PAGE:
have won 13 NFL championships, including the first two AFL-NFL Championship games (Super Bowls I and II), Super Bowl XXXI and Super Bowl XLV. The state's support of the team
is evidenced by the 81,000-person waiting list for season tickets to Lambeau Field
Gas tax: 32.9 cents per gallon of regular gasoline and diesel
General Mitchell International Airport Image by Engberg Anderson Architects
Milwaukee is home to two airports, General Mitchell International Airport and Timmerman Airport. As an international airport, General Mitchell Airport connects passengers with domestic and international cities, and Timmerman Airport offers private, charter flights that connect with the country's small towns. Both Wisconsin airports offer services designed to make traveling in the Milwaukee area more efficient.
General Mitchell International Airport (mitchellairport.com), MKE Airport Code, is a 60-gate hall located just south of downtown Milwaukee, with an average of nearly 10 million passengers per year. It shares its host of gates in three concourses, each with security checkpoints. Serving 42 US cities with nonstop flight service, it is easily accessible from Interstate 94.
General Mitchell International Airport offers a variety of amenities and services, including paid Wi-Fi, Concourse C and D children's playgrounds, meeting rooms, on-site banks and a selection of retail outlets and restaurants. MKE offers a range of ground transportation options, including shuttle and car rental agencies, conveniently located next to the baggage claim area. In addition, MKE offers occasional training courses to help airmen overcome their fear of flying.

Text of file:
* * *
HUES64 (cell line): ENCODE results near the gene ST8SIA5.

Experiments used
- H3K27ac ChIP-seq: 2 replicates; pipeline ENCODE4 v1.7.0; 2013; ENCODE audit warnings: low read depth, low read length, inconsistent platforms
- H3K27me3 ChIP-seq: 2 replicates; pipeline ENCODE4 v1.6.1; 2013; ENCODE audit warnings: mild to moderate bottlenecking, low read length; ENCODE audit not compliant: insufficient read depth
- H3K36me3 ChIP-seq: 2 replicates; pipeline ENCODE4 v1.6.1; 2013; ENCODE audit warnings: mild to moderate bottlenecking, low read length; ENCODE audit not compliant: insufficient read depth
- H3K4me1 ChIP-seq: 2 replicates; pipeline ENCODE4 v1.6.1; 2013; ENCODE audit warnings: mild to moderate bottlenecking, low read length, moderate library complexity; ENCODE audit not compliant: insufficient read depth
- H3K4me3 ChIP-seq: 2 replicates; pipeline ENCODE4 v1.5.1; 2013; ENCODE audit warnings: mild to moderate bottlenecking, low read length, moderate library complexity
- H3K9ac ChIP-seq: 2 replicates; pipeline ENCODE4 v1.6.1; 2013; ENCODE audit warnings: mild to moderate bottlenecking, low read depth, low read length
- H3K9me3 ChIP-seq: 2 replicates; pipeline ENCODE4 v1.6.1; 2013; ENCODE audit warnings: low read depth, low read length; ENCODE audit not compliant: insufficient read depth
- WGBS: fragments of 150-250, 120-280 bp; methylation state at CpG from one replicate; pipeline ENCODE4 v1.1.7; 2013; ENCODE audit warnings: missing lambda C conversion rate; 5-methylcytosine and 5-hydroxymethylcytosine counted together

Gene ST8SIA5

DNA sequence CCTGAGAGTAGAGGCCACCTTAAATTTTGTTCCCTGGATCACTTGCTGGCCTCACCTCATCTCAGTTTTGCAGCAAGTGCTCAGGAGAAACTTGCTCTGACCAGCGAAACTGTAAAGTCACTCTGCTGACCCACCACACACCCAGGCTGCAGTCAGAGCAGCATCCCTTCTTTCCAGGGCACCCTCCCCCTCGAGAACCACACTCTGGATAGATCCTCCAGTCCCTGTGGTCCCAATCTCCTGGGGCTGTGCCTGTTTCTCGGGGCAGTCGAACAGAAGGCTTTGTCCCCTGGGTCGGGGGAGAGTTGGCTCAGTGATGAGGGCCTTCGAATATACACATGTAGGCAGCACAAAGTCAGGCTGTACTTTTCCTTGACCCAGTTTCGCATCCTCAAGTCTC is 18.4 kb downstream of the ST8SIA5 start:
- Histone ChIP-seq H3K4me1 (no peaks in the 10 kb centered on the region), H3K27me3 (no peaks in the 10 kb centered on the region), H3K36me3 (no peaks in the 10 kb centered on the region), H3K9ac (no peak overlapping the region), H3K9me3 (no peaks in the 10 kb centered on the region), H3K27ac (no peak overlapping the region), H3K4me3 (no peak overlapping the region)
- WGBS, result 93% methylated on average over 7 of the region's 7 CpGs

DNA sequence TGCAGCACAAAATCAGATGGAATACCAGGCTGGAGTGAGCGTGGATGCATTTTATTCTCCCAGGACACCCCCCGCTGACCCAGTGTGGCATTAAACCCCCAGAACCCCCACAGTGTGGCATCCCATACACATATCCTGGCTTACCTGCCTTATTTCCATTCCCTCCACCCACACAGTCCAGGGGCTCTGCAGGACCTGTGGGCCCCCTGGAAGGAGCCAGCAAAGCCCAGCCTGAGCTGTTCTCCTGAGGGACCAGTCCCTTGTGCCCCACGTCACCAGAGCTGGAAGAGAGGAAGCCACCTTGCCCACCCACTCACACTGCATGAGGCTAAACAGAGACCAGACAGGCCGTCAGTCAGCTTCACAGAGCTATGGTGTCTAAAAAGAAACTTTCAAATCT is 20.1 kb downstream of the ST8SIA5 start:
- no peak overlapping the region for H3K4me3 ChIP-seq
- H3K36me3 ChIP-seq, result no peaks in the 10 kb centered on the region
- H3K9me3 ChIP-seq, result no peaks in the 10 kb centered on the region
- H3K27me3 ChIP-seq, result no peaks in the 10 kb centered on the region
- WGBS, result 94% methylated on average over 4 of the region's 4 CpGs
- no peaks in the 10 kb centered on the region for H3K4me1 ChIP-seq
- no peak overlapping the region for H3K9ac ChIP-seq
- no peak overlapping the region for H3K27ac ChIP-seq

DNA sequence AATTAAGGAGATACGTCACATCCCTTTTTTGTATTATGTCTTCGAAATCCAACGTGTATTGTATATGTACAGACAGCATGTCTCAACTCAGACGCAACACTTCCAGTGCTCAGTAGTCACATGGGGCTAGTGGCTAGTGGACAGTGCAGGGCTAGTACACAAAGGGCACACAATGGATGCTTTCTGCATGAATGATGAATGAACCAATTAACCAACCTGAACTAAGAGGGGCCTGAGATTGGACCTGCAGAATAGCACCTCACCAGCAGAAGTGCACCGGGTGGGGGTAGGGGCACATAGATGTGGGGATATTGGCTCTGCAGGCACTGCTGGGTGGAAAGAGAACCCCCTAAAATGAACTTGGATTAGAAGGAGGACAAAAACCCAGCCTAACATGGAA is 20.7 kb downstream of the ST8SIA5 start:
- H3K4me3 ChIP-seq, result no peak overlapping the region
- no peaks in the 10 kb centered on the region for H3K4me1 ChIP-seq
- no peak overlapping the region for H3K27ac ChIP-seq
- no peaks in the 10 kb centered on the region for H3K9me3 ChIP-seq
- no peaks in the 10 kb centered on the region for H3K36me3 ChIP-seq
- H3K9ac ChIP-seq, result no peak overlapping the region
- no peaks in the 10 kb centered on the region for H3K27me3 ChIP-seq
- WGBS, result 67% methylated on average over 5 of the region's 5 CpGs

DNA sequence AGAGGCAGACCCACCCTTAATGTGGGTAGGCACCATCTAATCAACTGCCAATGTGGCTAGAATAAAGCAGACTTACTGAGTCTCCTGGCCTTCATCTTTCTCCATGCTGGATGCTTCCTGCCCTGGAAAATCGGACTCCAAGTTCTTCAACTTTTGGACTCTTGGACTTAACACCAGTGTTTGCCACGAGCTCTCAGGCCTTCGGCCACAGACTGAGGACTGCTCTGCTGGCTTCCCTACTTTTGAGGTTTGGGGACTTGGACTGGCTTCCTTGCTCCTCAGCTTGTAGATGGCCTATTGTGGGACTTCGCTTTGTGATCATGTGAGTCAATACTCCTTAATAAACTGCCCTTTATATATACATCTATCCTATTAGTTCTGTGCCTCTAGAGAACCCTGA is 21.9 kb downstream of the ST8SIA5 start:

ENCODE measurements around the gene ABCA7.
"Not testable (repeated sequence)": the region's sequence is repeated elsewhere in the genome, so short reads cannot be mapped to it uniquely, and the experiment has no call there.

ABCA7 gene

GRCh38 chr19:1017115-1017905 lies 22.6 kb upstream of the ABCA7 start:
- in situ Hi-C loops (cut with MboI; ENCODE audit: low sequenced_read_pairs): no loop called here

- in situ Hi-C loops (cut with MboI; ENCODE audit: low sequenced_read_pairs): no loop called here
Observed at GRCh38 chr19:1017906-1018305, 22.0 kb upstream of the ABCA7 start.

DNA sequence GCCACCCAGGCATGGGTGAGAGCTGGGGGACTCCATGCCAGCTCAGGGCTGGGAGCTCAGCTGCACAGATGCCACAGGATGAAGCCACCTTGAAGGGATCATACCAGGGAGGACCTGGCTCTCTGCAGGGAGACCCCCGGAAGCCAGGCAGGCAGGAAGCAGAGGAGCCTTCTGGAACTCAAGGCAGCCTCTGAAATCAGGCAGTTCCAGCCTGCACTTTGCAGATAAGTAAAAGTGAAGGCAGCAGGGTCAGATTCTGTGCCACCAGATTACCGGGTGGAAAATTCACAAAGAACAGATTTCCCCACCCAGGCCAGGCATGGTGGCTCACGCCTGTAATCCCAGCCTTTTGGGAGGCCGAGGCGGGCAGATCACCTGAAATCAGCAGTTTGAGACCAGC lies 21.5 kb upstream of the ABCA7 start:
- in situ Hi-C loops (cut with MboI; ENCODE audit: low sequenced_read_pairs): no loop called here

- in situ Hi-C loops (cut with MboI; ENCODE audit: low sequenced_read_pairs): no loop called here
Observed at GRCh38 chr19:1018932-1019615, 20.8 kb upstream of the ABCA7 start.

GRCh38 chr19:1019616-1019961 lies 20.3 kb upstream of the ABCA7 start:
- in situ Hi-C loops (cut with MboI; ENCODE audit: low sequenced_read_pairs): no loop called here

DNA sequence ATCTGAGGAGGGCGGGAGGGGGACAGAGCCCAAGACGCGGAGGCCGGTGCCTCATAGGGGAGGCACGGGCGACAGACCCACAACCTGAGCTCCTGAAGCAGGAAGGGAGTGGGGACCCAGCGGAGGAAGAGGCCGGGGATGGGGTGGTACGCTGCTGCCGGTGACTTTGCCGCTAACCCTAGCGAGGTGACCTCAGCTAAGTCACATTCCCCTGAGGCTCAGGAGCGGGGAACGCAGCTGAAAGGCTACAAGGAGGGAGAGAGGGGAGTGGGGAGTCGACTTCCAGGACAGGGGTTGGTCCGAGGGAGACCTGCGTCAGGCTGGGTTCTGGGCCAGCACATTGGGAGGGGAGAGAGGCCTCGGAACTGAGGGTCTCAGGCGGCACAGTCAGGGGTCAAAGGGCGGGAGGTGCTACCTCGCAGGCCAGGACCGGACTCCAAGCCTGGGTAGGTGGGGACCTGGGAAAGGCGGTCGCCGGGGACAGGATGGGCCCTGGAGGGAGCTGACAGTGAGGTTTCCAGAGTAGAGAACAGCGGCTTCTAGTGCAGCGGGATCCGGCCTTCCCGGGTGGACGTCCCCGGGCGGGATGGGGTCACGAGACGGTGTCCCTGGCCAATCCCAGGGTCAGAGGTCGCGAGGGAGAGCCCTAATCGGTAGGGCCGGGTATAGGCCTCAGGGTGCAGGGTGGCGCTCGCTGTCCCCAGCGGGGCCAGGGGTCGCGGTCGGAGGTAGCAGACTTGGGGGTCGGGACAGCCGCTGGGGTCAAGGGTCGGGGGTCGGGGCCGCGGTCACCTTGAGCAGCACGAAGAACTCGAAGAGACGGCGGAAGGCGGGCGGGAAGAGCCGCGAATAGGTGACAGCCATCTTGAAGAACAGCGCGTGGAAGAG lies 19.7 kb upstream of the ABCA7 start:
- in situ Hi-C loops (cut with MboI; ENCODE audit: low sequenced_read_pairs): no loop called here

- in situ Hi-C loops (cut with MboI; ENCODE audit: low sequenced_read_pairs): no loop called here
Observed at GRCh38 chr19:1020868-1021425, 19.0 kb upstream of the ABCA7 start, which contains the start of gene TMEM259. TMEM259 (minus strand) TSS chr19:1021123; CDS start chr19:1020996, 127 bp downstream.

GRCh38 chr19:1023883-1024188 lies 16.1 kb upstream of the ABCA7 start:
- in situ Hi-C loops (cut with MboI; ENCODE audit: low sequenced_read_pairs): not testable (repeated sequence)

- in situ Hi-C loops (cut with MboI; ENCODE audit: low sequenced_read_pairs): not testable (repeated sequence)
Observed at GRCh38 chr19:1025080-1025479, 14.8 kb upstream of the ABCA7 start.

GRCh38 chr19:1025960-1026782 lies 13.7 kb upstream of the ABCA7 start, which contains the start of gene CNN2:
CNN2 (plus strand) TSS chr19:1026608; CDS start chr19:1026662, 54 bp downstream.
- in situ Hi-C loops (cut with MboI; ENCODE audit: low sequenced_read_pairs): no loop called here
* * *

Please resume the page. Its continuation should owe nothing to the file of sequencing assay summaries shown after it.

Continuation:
Ports and Harbors
From sophisticated cities to quaint fishing villages, Wisconsin’s harbor towns
feature a unique smorgasbord of outdoor recreation, museums, shopping, arts,
dining and relaxing scenery.
Amtrak provides daily passenger rail service between Chicago and Milwaukee. It also provides cross-country service via the Empire Builder with station stops in several cities in Wisconsin.
The Wisconsin Department of Transportation is responsible for planning, building and maintaining the state's highways. Eight Interstate Highways are located in the state.
The median home value in Wisconsin is $181,800. Wisconsin home values have gone up 6.4% over the past year and predictions
are they will rise 3.2% within the next year. The median list price per square foot in Wisconsin is $135. The median price of homes currently listed in Wisconsin is $203,900 while the median price of homes that sold is $181,200. The median rent price in Wisconsin is $1,200.
Wisconsin Association of Realtors
Wisconsin Real Estate Commission Wisconsin Real Estate Listings
Wisconsin Cities & Towns
Wisconsin is divided into 72 counties with 190 cities 1,260 towns, and 402 villages Frequently a village or city may have the same name as a town.
The largest city is Milwaukee with a population of 594,833, while the smallest village is Windsor with a population of 61.